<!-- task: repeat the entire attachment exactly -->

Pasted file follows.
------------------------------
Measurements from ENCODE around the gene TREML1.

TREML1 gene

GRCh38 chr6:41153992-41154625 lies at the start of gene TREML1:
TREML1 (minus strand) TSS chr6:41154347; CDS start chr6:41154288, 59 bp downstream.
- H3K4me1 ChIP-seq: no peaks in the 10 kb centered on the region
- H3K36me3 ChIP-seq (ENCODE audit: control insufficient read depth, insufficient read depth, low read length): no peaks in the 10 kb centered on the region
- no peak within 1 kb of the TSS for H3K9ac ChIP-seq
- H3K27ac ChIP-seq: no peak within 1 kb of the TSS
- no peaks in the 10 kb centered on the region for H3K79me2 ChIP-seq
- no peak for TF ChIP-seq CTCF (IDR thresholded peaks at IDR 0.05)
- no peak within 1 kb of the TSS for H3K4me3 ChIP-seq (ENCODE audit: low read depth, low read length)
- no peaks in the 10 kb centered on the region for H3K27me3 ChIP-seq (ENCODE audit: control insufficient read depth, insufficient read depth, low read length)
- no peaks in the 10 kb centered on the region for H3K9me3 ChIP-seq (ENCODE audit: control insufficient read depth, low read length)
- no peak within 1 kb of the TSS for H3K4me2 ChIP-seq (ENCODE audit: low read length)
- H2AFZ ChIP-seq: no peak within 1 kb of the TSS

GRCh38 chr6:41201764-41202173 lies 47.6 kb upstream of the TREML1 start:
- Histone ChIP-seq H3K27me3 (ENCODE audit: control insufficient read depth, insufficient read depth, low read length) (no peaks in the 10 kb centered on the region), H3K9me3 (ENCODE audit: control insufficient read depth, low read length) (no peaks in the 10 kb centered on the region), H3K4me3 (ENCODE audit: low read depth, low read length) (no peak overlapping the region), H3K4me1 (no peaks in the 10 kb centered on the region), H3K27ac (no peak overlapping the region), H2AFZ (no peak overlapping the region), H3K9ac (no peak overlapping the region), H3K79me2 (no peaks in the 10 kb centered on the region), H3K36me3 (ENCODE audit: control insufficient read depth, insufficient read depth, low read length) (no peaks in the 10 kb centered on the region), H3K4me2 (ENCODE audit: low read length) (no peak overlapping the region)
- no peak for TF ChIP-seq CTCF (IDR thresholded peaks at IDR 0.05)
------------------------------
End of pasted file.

Measurements from ENCODE around the gene TREML1.

TREML1 gene

GRCh38 chr6:41153992-41154625 lies at the start of gene TREML1:
TREML1 (minus strand) TSS chr6:41154347; CDS start chr6:41154288, 59 bp downstream.
- H3K4me1 ChIP-seq: no peaks in the 10 kb centered on the region
- H3K36me3 ChIP-seq (ENCODE audit: control insufficient read depth, insufficient read depth, low read length): no peaks in the 10 kb centered on the region
- no peak within 1 kb of the TSS for H3K9ac ChIP-seq
- H3K27ac ChIP-seq: no peak within 1 kb of the TSS
- no peaks in the 10 kb centered on the region for H3K79me2 ChIP-seq
- no peak for TF ChIP-seq CTCF (IDR thresholded peaks at IDR 0.05)
- no peak within 1 kb of the TSS for H3K4me3 ChIP-seq (ENCODE audit: low read depth, low read length)
- no peaks in the 10 kb centered on the region for H3K27me3 ChIP-seq (ENCODE audit: control insufficient read depth, insufficient read depth, low read length)
- no peaks in the 10 kb centered on the region for H3K9me3 ChIP-seq (ENCODE audit: control insufficient read depth, low read length)
- no peak within 1 kb of the TSS for H3K4me2 ChIP-seq (ENCODE audit: low read length)
- H2AFZ ChIP-seq: no peak within 1 kb of the TSS

GRCh38 chr6:41201764-41202173 lies 47.6 kb upstream of the TREML1 start:
- Histone ChIP-seq H3K27me3 (ENCODE audit: control insufficient read depth, insufficient read depth, low read length) (no peaks in the 10 kb centered on the region), H3K9me3 (ENCODE audit: control insufficient read depth, low read length) (no peaks in the 10 kb centered on the region), H3K4me3 (ENCODE audit: low read depth, low read length) (no peak overlapping the region), H3K4me1 (no peaks in the 10 kb centered on the region), H3K27ac (no peak overlapping the region), H2AFZ (no peak overlapping the region), H3K9ac (no peak overlapping the region), H3K79me2 (no peaks in the 10 kb centered on the region), H3K36me3 (ENCODE audit: control insufficient read depth, insufficient read depth, low read length) (no peaks in the 10 kb centered on the region), H3K4me2 (ENCODE audit: low read length) (no peak overlapping the region)
- no peak for TF ChIP-seq CTCF (IDR thresholded peaks at IDR 0.05)